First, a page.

"I’m not actually sure when the 90s called and demanded to be part of this book, but they certainly did and got waaay past security. In those days, cream and carbs were abundant, and the rich regret that follows eight mouthfuls of fettuccine alfredo was always forgotten when you were handed a menu. A soufra is a very new experience for me, and I appreciate that this adaptation may not be doing the original as much justice as it should. But if I can somehow consume steamed pastry along with some crispy flaky bits and a rich custard of eggs, cream and milk, plus some madly aromatic fungi, then you have me, regrets and all." – Lucy Tweed
- For the duxelles:
- 350 g mixed fresh mushrooms, coarsely chopped
- 30 g shallots, thinly sliced 2 garlic cloves, finely chopped
- 1 T thyme leaves
- ⅓ cup vermouth or dry white wine
- 1 t fine salt
- 1½ T cream
- For the soufra:
- 18 sheets phyllo pastry
- 60 g salted butter, melted
- 1 cup cream
- 5 eggs
- 1 cup milk
- 1 cup finely grated parmesan, plus extra for sprinkling
- 1 T chives, snipped
- 1 T flat-leaf parsley leaves, finely chopped
- salad, for serving
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1. Combine the mushrooms, shallots, garlic, thyme and vermouth in a frying pan over medium heat and cover for 15 minutes to wet fry. Remove the lid and continue to cook for 10 minutes, or until the mushrooms are soft and the liquid has evaporated.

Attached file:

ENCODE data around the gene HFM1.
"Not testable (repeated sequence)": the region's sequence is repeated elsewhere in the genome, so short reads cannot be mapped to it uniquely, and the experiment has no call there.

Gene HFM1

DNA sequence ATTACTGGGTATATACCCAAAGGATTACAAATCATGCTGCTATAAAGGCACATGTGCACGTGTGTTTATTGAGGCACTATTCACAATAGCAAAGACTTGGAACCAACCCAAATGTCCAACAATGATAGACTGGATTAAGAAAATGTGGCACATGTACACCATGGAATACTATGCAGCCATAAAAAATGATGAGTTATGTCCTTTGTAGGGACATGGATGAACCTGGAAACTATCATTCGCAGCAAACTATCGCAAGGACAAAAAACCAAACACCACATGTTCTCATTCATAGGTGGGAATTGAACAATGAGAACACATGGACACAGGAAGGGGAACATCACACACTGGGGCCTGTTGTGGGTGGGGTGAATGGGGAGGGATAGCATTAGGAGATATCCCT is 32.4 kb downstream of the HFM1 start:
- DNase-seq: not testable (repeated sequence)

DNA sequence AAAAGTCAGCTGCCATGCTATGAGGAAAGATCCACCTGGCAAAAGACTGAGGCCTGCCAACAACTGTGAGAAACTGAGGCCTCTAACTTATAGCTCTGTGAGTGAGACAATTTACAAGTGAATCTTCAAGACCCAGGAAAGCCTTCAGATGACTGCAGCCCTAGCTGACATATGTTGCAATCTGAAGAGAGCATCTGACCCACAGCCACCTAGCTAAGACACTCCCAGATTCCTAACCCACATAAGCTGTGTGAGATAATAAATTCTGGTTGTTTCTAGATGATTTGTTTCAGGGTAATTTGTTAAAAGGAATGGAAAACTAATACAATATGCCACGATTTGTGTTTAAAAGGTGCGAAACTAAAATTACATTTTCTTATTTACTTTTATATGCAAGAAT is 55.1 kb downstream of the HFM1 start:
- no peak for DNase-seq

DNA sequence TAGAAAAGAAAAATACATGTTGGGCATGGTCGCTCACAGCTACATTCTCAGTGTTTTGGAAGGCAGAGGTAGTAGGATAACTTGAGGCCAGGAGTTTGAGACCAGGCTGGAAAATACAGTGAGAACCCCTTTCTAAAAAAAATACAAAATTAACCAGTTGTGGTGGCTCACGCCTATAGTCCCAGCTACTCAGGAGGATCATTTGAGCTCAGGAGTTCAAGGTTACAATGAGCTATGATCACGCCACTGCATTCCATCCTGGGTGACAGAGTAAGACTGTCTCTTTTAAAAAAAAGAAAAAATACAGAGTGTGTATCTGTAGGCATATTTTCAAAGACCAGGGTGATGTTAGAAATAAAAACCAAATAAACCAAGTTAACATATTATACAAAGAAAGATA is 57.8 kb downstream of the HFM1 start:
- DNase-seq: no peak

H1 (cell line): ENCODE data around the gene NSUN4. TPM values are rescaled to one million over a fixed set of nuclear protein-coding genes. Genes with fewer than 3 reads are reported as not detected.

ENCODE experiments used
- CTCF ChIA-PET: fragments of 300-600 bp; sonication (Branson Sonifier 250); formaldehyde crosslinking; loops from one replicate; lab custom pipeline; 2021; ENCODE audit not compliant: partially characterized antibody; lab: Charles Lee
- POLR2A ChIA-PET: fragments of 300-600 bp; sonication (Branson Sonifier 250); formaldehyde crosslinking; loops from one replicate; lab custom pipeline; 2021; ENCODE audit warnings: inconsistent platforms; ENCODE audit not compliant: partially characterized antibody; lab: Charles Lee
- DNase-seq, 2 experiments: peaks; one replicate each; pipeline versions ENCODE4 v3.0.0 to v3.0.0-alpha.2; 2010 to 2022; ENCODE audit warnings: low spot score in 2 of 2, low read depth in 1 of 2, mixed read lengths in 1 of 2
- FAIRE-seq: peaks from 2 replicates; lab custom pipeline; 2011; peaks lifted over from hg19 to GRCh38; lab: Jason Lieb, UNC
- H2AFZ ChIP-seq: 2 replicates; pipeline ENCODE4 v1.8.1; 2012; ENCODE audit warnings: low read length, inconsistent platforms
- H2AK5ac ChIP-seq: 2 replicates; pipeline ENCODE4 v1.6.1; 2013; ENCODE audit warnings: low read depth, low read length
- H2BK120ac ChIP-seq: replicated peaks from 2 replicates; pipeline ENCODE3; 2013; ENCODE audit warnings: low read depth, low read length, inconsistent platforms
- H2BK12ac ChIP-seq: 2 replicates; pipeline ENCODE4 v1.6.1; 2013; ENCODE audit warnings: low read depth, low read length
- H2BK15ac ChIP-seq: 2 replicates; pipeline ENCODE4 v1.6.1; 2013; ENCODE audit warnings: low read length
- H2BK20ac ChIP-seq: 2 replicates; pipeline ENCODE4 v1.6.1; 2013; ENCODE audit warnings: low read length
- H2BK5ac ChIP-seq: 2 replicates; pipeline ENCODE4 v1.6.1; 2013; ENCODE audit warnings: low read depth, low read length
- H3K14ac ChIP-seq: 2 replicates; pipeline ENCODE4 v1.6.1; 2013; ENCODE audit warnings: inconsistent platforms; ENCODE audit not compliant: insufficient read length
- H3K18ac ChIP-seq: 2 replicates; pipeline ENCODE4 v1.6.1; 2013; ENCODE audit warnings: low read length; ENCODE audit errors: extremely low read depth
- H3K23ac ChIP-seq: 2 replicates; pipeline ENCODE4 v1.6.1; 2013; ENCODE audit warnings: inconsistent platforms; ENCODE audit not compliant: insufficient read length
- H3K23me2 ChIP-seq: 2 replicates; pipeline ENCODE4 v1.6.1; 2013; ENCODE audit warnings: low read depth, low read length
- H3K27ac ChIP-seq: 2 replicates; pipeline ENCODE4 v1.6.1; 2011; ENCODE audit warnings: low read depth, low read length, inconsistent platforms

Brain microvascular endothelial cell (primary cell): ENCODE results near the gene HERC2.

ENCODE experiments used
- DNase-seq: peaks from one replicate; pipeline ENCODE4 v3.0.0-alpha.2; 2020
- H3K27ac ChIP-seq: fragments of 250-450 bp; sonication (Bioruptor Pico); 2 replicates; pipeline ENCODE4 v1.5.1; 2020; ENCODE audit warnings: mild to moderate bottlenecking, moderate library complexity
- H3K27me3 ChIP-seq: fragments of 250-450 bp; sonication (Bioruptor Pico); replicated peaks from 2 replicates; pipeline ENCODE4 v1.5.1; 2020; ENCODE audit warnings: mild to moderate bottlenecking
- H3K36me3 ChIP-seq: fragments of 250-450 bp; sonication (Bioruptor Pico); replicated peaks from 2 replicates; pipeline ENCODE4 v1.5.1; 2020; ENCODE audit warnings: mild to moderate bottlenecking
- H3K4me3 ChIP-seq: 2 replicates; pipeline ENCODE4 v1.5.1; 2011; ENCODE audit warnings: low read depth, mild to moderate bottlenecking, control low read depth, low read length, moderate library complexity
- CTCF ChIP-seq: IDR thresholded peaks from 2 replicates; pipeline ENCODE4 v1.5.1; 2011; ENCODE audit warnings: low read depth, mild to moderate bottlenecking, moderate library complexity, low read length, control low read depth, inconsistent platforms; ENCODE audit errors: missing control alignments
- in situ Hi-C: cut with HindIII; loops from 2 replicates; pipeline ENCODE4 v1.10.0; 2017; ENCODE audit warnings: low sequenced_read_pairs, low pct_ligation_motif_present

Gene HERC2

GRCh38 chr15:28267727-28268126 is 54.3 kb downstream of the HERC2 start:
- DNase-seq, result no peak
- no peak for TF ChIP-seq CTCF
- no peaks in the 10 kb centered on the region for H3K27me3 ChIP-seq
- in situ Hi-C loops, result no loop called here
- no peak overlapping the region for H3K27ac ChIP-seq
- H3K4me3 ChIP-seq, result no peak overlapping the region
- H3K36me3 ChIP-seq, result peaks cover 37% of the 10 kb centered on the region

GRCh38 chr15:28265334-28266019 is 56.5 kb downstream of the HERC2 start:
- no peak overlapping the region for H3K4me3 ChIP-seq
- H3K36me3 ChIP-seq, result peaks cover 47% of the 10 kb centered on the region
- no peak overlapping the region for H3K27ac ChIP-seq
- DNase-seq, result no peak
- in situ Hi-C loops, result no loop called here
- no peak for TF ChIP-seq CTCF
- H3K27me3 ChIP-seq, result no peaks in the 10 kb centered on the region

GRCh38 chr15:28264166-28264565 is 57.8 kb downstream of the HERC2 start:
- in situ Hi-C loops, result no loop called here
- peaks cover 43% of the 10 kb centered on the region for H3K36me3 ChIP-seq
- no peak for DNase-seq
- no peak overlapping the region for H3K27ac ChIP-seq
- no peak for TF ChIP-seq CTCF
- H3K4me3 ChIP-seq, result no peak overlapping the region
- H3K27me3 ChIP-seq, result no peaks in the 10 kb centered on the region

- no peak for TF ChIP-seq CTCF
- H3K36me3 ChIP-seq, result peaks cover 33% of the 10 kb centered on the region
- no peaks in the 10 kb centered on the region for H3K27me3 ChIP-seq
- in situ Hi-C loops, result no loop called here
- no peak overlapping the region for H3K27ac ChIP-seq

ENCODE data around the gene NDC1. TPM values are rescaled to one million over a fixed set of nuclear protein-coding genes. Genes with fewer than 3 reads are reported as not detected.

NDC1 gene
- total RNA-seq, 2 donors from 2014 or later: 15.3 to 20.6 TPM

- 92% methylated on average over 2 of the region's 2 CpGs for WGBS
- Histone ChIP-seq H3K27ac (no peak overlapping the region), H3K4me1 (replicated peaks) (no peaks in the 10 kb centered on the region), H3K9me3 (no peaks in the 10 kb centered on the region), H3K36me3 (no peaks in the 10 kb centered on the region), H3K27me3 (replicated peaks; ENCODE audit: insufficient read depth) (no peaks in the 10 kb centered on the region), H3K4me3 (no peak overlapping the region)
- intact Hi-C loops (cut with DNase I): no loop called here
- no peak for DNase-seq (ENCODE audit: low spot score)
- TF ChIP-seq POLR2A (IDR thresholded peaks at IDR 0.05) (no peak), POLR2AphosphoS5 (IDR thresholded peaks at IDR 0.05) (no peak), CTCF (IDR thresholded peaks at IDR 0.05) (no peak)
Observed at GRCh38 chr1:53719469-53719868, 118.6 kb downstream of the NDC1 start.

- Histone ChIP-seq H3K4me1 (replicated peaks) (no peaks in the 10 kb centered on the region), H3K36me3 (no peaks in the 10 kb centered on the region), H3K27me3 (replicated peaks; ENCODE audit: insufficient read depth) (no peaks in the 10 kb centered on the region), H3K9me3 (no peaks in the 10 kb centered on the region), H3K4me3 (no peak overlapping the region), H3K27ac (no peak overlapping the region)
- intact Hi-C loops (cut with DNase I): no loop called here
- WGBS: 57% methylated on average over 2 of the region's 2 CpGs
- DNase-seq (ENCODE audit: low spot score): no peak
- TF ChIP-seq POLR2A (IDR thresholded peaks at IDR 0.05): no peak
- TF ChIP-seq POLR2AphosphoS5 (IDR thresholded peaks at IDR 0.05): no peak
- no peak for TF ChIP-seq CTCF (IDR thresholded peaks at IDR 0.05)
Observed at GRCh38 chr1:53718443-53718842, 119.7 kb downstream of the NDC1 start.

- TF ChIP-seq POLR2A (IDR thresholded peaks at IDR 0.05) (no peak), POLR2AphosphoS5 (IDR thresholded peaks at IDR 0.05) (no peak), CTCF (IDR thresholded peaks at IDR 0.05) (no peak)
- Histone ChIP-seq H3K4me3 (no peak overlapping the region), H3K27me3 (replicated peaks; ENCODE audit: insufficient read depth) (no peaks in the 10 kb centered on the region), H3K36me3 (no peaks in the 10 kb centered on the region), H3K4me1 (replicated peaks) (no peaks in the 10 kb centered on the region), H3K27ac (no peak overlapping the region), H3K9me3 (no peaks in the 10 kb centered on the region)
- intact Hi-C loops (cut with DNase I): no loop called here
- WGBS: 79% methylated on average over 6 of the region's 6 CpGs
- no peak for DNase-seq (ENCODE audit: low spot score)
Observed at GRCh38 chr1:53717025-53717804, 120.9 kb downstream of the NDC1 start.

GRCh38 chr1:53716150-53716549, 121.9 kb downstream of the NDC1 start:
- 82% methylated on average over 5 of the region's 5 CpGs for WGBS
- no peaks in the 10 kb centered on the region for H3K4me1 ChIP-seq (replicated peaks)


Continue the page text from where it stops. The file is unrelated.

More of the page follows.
2. Let the mushroom mixture cool before placing into a food processor with the salt and blending until finely chopped. Add the cream and blend until smooth.
3. When you are ready to assemble, make sure your filo pastry and mushroom mixture is at room temperature. Preheat the oven to 180°C fan-forced.
4. Lightly grease a shallow 20 x 31 cm ovenproof dish – no deeper than 3 cm.
5. This is the tricky bit – take a good look at the little photo there, it will help you. Lay one sheet of filo pastry on top of some baking paper. Keep the remaining filo pastry moist by covering with a slightly damp cloth.
6. Spread/brush some of the duxelles on the sheet. Place a second layer of filo pastry on top. Beginning at the short end of the pastry, gather the ends in a scrunching concertina fashion until it is a tight rectangular parcel. The concertina scrunching does not need to be perfect.
7. Place this closed concertina of pastry into the dish, snuggled up against one end. Repeat this process, tucking the scrunched pastry parcels into the dish as you go, until you have used all of the sheets of pastry.
8. Adjust the parcels in the pan so they are evenly placed by spreading apart or pushing together as necessary. Brush the top of the pastry with lots of lovely melted butter.
9. Bake for 15 minutes, or until the pastry is beginning to turn golden. Meanwhile, whisk together the cream, eggs, milk and parmesan in a bowl.
10. Remove the dish from the oven and slowly pour the cream mixture into and around the crevices of the pastry. Allow time for the mixture to settle in place before adding more and filling up every little spot.
11. Place the dish back in the oven for 20 minutes, or until just set. Sprinkle generously with chives, parsley and extra parmesan. Serve while still warm with a fresh salad.
Extracted with permission from Every. Night. of. the. Week. by Lucy Tweed. Published by Murdoch Books.